Why Britons emigrated to the American colonies (1772)


The following summarised reports from British customs records of 1772 outline some of the reasons why Britons emigrated to the American colonies:


“John Catanoch, aged 50 years, by trade a farmer, married, hath four children from 19 to seven years old; resided last at Chabster in the parish of Rae in the county of Caithness, upon the estate of Mr. Alexander Nicolson, minister at Thurso. Intends to go to Wilmington, North Carolina; left his own country because crops failed, bread became dear, the rents of his possession were raised from two to five pounds sterling; besides his pasture or common grounds were taken up by placing new tenants thereon, especially the grounds adjacent to his farm, which were the only grounds on which his cattle pastured… He was induced to emigrate by advices received from his friends in America [where] provisions are extremely plenty and cheap, and the price of labour very high, so that people who are temperate and laborious have every chance of bettering their circumstances…

Elizabeth McDonald, aged 29, unmarried, servant to James Duncan in Mointle in the parish of Farr in the county of Sutherland; intends to go to Wilmington in North Carolina, left her own country because several of her friends having gone to Carolina before her, had assured her that she would get much better service and greater encouragement in Carolina than in her own country…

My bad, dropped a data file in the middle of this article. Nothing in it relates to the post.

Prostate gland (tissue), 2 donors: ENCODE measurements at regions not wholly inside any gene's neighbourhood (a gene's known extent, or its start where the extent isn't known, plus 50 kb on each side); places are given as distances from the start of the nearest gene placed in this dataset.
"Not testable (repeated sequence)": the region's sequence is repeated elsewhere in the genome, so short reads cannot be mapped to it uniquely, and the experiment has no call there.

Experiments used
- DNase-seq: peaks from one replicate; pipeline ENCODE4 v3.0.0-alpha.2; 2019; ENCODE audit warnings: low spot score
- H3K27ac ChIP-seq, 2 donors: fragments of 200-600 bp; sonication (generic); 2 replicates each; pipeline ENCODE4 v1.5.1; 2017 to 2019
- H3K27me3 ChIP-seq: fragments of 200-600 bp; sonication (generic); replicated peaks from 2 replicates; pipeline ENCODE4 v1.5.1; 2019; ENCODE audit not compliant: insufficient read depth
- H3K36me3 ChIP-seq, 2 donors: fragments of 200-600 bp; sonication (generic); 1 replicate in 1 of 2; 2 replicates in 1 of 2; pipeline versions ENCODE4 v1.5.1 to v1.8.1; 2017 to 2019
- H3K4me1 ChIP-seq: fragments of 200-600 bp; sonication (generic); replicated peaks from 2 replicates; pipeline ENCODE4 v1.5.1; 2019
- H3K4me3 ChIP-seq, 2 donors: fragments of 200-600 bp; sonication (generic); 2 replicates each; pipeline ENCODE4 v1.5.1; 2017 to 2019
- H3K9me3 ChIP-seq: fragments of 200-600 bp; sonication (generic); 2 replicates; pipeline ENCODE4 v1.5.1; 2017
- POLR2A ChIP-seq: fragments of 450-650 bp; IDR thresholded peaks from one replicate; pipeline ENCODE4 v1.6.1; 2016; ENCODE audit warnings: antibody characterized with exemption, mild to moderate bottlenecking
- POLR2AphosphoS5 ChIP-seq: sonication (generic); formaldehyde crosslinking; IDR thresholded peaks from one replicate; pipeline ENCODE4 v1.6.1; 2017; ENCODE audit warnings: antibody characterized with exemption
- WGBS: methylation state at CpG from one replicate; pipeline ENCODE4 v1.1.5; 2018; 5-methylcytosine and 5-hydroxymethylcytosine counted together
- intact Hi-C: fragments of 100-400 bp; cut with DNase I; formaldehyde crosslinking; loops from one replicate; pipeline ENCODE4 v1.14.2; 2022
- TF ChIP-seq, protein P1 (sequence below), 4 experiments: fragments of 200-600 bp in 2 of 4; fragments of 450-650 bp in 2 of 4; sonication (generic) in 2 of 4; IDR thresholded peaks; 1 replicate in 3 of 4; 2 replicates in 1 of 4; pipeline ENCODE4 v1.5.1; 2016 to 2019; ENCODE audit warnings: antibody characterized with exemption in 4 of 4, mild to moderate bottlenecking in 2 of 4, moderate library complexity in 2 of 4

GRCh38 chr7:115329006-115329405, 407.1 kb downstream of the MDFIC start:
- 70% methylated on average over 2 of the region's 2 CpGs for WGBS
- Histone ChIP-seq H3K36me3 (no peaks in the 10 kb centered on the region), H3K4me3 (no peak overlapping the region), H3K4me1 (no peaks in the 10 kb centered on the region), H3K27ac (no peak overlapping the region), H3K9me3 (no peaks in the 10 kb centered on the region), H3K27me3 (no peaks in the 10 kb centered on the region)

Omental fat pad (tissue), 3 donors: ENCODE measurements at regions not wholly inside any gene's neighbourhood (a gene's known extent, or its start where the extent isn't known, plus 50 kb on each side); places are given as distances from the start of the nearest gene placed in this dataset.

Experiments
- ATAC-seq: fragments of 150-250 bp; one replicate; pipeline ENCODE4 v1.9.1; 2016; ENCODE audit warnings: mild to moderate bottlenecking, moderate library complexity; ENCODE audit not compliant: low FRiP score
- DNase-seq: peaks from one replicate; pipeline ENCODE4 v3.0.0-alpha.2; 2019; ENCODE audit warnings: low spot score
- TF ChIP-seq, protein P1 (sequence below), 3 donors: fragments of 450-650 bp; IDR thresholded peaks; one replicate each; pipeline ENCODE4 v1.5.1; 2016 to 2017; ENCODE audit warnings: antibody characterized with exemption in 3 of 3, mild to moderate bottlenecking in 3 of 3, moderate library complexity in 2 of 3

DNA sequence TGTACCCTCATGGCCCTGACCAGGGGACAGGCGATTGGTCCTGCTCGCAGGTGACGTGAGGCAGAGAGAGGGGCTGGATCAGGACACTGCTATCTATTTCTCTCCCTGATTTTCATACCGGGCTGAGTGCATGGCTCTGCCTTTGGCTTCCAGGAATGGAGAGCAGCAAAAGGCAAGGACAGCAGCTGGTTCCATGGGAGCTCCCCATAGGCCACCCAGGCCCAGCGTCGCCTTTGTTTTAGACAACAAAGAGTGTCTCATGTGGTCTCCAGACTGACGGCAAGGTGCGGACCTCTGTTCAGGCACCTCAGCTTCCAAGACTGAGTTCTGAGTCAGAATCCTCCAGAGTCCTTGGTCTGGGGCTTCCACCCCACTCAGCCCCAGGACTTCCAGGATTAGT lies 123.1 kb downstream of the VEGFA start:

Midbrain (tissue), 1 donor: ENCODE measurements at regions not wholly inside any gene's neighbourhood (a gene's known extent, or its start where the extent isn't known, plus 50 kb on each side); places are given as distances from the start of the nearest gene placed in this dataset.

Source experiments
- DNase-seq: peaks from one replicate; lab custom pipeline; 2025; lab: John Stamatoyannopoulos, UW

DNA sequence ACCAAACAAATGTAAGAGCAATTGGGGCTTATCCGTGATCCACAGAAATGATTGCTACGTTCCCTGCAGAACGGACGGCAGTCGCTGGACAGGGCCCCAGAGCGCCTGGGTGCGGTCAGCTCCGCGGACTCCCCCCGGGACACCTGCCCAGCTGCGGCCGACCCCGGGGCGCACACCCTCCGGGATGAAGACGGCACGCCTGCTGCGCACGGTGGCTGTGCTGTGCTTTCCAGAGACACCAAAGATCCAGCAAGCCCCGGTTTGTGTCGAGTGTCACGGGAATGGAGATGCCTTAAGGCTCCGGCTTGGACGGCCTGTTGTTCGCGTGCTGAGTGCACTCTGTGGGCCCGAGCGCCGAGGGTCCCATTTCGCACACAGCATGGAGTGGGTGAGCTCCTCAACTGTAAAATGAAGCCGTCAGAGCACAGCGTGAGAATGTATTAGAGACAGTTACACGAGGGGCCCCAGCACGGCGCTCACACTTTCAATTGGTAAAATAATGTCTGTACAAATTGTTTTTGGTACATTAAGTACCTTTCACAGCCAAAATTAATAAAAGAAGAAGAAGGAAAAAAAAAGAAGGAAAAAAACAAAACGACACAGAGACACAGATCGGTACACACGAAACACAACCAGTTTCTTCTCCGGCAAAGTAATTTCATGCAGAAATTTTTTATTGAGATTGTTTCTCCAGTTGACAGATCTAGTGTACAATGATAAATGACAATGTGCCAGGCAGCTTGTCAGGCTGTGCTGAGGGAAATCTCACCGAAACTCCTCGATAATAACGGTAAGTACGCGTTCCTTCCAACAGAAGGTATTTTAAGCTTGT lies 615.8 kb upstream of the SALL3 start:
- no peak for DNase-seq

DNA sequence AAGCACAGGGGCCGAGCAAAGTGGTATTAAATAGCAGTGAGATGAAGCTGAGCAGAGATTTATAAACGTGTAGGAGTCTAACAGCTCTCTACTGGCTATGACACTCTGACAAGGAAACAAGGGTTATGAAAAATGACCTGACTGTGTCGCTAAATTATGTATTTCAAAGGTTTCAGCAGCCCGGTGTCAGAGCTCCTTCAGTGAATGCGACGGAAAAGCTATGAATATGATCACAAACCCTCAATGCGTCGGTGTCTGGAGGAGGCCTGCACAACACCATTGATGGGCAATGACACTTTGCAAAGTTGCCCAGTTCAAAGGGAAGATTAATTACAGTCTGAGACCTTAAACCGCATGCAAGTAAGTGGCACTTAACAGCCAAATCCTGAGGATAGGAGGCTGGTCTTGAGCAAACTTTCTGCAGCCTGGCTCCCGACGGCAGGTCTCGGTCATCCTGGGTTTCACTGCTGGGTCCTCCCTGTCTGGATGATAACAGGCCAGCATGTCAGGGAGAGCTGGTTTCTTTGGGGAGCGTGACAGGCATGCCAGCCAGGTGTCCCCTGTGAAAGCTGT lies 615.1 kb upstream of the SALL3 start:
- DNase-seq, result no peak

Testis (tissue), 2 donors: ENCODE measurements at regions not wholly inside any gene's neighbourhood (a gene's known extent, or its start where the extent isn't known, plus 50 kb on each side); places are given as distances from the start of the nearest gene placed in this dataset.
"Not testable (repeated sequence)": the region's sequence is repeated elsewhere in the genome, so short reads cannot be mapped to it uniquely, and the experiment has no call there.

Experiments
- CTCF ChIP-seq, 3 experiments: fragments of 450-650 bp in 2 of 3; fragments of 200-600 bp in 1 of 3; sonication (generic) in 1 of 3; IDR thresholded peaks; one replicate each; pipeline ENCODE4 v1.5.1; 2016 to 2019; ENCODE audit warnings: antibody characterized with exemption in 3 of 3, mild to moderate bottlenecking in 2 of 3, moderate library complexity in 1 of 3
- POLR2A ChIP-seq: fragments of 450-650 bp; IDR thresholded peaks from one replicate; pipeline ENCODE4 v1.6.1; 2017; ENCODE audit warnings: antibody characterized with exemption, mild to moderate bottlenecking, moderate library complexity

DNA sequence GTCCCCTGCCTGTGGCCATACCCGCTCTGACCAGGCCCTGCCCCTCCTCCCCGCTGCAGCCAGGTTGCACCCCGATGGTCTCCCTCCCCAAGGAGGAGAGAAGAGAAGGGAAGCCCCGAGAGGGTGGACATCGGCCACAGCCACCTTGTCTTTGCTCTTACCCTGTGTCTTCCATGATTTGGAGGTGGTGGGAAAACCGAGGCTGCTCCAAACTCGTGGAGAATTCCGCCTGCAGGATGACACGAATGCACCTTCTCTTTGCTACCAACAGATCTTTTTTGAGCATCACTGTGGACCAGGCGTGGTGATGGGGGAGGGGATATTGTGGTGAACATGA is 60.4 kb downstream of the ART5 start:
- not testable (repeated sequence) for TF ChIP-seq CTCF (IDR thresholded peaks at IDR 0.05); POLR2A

John McBeath, aged 37, by trade a farmer and shoemaker, married; hath five children from 13 years to nine months old. Resided last in Mault in the parish of Kildorman in the county of Sutherland… Intends to go to Wilmington in North Carolina; left his own country because crops failed, he lost his cattle, the rent of his possession was raised, and bread had been long dear; he could get no employment at home whereby he could support himself and family, being unable to buy bread at the prices the factors on the estate of Sutherland and neighbouring estates exacted from him. That he was encouraged to emigrate by the accounts received from his own and his wife’s friends already in America, assuring him that he would procure comfortable subsistence in that country for his wife and children, and that the price of labour was very high. He also assigns for the cause of bread being dear in his country that it is owing to the great quantities of corn consumed in brewing whisky…”

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